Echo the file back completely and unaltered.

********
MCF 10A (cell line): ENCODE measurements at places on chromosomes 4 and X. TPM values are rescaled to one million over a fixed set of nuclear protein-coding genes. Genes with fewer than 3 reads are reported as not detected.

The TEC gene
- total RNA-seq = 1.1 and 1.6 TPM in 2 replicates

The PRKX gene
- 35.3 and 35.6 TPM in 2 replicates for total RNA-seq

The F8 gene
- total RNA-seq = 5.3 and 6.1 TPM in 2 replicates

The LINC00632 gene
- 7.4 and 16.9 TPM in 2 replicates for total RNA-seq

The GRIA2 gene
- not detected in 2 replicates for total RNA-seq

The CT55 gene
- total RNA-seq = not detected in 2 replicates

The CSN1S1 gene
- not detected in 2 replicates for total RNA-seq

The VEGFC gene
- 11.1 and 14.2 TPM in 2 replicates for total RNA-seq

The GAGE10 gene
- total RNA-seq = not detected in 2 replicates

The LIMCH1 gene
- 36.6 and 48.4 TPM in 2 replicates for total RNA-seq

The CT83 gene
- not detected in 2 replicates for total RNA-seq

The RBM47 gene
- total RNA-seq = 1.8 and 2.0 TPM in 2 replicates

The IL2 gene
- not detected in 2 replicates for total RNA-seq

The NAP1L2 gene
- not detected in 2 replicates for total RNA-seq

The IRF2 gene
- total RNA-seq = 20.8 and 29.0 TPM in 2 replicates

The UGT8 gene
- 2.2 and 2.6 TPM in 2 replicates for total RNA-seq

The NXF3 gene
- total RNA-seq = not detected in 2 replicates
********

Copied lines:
MCF 10A (cell line): ENCODE measurements at places on chromosomes 4 and X. TPM values are rescaled to one million over a fixed set of nuclear protein-coding genes. Genes with fewer than 3 reads are reported as not detected.

The TEC gene
- total RNA-seq = 1.1 and 1.6 TPM in 2 replicates

The PRKX gene
- 35.3 and 35.6 TPM in 2 replicates for total RNA-seq

The F8 gene
- total RNA-seq = 5.3 and 6.1 TPM in 2 replicates

The LINC00632 gene
- 7.4 and 16.9 TPM in 2 replicates for total RNA-seq

The GRIA2 gene
- not detected in 2 replicates for total RNA-seq

The CT55 gene
- total RNA-seq = not detected in 2 replicates

The CSN1S1 gene
- not detected in 2 replicates for total RNA-seq

The VEGFC gene
- 11.1 and 14.2 TPM in 2 replicates for total RNA-seq

The GAGE10 gene
- total RNA-seq = not detected in 2 replicates

The LIMCH1 gene
- 36.6 and 48.4 TPM in 2 replicates for total RNA-seq

The CT83 gene
- not detected in 2 replicates for total RNA-seq

The RBM47 gene
- total RNA-seq = 1.8 and 2.0 TPM in 2 replicates

The IL2 gene
- not detected in 2 replicates for total RNA-seq

The NAP1L2 gene
- not detected in 2 replicates for total RNA-seq

The IRF2 gene
- total RNA-seq = 20.8 and 29.0 TPM in 2 replicates

The UGT8 gene
- 2.2 and 2.6 TPM in 2 replicates for total RNA-seq

The NXF3 gene
- total RNA-seq = not detected in 2 replicates